SIU President Speaks at DOT Event


May 2017


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Outing Welcomes Sec. Chao, Acclaims Agency’s 50th Year


Even in a town with no shortage of recognizable names, the speaker lineup for the March 29 event at U.S. Department of Transportation (DOT) headquarters was noteworthy.


The list included SIU President Michael Sacco, one of seven speakers featured at a gathering in the nation’s capital that served as both a formal welcoming of DOT Secretary Elaine Chao and an observance of the department’s 50th anniversary. In addition to Sacco and Chao, the other speakers were (in order) Sen. John Thune (R-South Dakota), former DOT Secretary Elizabeth Dole, Virginia Gov. Terry McAuliffe (D), U.S. Rep. Bill Shuster (R-Pennsylvania) and Sen. Mitch McConnell (R-Kentucky), who is married to Chao. CNBC reporter Ylan Mui served as master of ceremonies.


SIU Executive Vice President Augie Tellez and SIU Legislative Director Brian Schoeneman were among those in attendance. Crowd estimates varied, but were as high as 400-plus.


Sacco told the audience that although the SIU has worked with Chao since the mid-1980s (starting during her time at the Maritime Administration), their friendship blossomed when she took over as Secretary of Labor during the George W. Bush administration beginning in 2001.


“During those years,” Sacco stated, “whether we were meeting here in the nation’s capital, or at a ship christening, or at our affiliated school in Maryland for a convention or a graduation, I got to know not only Secretary Chao the leader, but also Elaine the person. That’s when I realized she’s so compassionate and caring. That’s when I really got a taste of how energetic she is. That’s when I heard her speak to our students at the school, and to our crew members on our ships. I saw how much she wanted them to succeed.”


He also described the widespread, positive reaction in the SIU when Chao was nominated to her current post last November.


“At that time, I heard from so many people in my organization, I couldn’t believe it,” Sacco recalled. “The calls and messages were nonstop. The reason for all those messages was because everyone in my organization was excited…. A big reason for that reaction is because we know Elaine is not only a tremendous leader, but also someone we respect; someone we admire; and someone we trust.”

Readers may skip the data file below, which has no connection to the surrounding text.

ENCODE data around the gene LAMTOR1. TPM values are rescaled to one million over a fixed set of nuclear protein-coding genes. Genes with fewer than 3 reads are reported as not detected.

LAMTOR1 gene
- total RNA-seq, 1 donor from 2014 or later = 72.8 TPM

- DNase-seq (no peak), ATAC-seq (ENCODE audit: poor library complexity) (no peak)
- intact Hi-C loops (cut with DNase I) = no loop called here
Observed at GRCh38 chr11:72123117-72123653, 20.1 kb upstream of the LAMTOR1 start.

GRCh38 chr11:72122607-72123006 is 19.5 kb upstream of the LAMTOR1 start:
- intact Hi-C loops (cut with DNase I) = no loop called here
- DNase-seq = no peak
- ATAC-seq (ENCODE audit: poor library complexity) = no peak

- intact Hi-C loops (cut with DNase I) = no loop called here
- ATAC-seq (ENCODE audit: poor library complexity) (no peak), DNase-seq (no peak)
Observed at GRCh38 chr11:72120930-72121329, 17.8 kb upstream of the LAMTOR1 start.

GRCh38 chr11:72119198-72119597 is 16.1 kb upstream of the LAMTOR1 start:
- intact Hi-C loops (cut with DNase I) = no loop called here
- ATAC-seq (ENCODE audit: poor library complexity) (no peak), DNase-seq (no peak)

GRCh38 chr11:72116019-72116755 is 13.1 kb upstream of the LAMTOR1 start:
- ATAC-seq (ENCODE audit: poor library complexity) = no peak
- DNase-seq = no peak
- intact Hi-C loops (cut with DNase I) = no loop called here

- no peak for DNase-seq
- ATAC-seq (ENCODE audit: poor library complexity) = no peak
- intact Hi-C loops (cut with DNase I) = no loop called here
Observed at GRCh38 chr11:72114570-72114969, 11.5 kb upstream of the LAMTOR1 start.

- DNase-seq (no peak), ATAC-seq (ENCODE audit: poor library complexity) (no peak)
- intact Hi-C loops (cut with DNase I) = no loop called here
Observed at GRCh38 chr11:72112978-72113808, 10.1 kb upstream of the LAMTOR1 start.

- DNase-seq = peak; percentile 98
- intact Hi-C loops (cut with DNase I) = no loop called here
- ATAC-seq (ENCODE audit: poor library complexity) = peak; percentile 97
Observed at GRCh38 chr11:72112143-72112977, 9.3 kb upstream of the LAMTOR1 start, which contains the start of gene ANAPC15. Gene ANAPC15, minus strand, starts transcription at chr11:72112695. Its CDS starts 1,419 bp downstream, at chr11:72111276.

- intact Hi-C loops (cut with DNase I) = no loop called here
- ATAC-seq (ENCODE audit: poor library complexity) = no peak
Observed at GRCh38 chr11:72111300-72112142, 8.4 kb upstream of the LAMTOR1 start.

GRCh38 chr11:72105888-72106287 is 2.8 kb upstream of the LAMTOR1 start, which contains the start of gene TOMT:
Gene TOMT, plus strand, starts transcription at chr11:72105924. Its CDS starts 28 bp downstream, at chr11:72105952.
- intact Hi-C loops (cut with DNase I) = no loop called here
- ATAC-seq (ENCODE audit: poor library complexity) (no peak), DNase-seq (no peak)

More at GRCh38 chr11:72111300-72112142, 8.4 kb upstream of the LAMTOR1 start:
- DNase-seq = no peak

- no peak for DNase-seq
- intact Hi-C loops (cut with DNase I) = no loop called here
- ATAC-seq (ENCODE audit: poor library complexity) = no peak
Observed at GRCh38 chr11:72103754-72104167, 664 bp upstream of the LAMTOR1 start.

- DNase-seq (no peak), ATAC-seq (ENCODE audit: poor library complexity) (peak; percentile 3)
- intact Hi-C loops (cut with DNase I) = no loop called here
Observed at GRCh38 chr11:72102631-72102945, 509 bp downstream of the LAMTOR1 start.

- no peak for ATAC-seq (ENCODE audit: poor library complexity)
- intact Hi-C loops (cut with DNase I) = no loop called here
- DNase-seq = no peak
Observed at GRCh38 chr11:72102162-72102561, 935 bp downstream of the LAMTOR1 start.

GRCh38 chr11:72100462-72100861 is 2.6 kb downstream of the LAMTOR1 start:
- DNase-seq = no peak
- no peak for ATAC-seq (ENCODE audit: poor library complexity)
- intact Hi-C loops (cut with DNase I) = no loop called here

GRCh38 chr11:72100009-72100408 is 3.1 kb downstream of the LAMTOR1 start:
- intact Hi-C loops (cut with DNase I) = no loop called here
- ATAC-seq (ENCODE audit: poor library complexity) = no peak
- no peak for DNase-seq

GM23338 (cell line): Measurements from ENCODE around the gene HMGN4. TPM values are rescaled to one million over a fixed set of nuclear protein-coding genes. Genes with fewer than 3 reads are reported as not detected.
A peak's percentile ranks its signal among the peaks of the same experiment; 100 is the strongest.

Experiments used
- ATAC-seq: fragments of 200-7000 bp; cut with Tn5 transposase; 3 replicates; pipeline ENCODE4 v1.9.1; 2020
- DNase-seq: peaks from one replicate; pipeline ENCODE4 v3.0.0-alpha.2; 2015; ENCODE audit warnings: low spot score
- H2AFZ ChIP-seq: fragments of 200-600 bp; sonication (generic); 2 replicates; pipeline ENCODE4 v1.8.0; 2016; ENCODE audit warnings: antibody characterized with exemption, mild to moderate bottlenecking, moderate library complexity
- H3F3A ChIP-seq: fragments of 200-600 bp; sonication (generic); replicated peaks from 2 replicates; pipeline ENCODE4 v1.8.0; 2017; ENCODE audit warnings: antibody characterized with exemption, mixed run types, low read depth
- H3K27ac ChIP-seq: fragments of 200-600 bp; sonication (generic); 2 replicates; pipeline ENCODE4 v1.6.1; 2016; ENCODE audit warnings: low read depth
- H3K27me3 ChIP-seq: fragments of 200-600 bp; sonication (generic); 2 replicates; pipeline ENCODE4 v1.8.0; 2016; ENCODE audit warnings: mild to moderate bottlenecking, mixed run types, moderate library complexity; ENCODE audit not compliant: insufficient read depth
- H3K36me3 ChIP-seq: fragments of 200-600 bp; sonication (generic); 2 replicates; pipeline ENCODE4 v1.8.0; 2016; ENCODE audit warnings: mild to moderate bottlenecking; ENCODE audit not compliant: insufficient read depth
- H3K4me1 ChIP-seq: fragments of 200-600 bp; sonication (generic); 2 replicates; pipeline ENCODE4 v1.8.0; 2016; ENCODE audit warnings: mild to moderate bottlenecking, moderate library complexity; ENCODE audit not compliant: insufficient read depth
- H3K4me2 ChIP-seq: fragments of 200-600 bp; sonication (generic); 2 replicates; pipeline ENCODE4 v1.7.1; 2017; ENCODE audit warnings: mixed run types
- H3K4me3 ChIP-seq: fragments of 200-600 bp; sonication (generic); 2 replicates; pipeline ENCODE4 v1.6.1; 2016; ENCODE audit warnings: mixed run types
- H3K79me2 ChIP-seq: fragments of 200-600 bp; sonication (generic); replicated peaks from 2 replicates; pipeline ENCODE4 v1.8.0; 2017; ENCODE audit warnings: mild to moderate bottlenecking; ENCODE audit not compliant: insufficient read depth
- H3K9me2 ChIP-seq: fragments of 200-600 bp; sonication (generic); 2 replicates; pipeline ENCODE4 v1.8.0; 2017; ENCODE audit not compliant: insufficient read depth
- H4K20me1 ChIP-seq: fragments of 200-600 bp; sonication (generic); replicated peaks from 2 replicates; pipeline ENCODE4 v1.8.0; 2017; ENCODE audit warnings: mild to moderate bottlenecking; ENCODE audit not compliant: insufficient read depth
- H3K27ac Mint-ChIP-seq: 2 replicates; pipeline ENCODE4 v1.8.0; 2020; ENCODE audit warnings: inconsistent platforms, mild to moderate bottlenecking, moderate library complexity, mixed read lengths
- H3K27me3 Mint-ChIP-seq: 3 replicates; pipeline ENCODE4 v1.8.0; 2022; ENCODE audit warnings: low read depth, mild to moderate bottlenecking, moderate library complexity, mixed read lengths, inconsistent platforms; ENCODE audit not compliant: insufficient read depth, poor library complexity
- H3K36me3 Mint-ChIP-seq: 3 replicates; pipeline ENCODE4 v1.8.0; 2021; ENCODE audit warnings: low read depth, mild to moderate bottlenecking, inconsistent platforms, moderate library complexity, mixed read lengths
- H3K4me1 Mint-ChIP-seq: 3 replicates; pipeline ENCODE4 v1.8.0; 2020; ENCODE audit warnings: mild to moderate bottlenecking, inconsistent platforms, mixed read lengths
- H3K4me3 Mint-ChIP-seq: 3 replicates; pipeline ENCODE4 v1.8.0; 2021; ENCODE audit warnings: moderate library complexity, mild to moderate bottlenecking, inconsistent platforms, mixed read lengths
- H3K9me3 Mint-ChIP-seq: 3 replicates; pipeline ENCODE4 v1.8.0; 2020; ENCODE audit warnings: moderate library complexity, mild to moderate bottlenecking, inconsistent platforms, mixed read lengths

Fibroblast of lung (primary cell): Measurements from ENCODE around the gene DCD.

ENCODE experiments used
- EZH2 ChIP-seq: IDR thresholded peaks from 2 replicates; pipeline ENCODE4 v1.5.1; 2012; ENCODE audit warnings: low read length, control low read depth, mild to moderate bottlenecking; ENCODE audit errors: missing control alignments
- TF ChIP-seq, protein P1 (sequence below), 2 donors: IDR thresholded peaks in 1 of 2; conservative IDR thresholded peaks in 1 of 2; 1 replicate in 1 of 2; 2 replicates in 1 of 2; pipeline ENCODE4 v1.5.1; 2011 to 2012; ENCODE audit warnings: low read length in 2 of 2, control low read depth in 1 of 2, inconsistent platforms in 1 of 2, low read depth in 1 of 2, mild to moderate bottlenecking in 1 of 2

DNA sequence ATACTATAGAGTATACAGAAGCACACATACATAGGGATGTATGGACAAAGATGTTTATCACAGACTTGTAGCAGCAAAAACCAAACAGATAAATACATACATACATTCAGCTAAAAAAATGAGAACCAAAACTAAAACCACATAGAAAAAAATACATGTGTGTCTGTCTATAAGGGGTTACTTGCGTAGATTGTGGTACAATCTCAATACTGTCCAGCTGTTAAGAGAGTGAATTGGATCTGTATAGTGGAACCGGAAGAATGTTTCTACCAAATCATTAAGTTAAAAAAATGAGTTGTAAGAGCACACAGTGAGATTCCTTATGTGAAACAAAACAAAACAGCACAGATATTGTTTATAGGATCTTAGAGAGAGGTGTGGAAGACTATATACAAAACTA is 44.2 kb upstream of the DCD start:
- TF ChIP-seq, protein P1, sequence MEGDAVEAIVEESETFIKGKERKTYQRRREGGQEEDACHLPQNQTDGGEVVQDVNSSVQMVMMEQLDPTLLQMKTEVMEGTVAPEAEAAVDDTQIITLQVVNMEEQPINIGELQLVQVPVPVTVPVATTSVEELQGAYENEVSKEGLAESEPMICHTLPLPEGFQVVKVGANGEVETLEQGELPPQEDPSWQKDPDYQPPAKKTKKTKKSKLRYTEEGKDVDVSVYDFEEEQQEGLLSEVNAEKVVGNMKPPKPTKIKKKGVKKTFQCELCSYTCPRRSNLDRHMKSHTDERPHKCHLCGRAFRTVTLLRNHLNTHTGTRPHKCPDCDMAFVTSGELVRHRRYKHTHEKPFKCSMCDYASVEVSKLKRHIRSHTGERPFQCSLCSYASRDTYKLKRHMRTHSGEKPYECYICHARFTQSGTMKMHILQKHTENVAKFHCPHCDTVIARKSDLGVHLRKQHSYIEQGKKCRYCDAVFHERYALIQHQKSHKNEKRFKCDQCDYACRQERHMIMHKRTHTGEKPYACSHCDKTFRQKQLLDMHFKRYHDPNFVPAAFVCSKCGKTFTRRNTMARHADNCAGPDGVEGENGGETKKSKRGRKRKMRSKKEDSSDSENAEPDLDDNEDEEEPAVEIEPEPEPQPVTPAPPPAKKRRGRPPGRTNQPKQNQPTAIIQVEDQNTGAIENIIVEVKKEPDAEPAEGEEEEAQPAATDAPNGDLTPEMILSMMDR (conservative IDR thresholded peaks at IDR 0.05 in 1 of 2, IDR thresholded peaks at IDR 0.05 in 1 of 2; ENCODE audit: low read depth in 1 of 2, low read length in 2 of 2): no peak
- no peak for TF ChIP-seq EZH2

He continued, “She has valuable experience with our industry, and she always pushes to come up with positive solutions to the challenges we face. I know that her door is always open, and that’s all anyone can ask…. There is simply no one better qualified for this job.”


Chao focused her remarks on emerging technology, safety, and the evolution of related American jobs.


“When I first came to the department so many years ago, smart phones and drones were part of the Star-Trek universe,” she said. “Well, they’re not science fiction anymore! Today, we are seeing a technological revolution that will change the way we work, live, travel, and conduct commerce. And this department has an unprecedented opportunity to help shape that future for our country.”


The secretary said that technology like what’s being used for self-driving cars “has the potential to change our lives in ways we can’t imagine. The trend of ownership of personal vehicles is evolving. Many people may choose ride sharing in self-driving cars over personal ownership. Design and construction of future buildings, therefore, will not need as much parking space as they do today.


“Self-driving cars and trucks will talk to each other – vehicle to vehicle communication – and keep a safe distance, reducing the number of highway fatalities,” she continued. “Our infrastructure will be ‘smart’ – like our phones – so it can talk to and direct all the vehicles around it. Around the world, drones are already in the air inspecting agriculture, delivering packages and improving railway, pipeline and shipping safety. And new, satellite-based guidance systems will make aviation more reliable and safer. Long delays at the airport will become the exception rather than the rule.”


New challenges accompany change, she pointed out: “And the Department of Transportation will be at the forefront of shaping this change, by focusing on the three priorities at the heart of our mission: enhancing safety, refurbishing infrastructure and preparing for the future.”


Chao also said, “As the former Secretary of Labor, I am concerned about the impact of technology on workers and jobs. Smart technology will still require human interaction to function at its best. But the new jobs being created will require higher skills and digital literacy. So, education and skills training will be more important than ever before. We need to help ease the transition. The changes and challenges we face today are opportunities to work together.”



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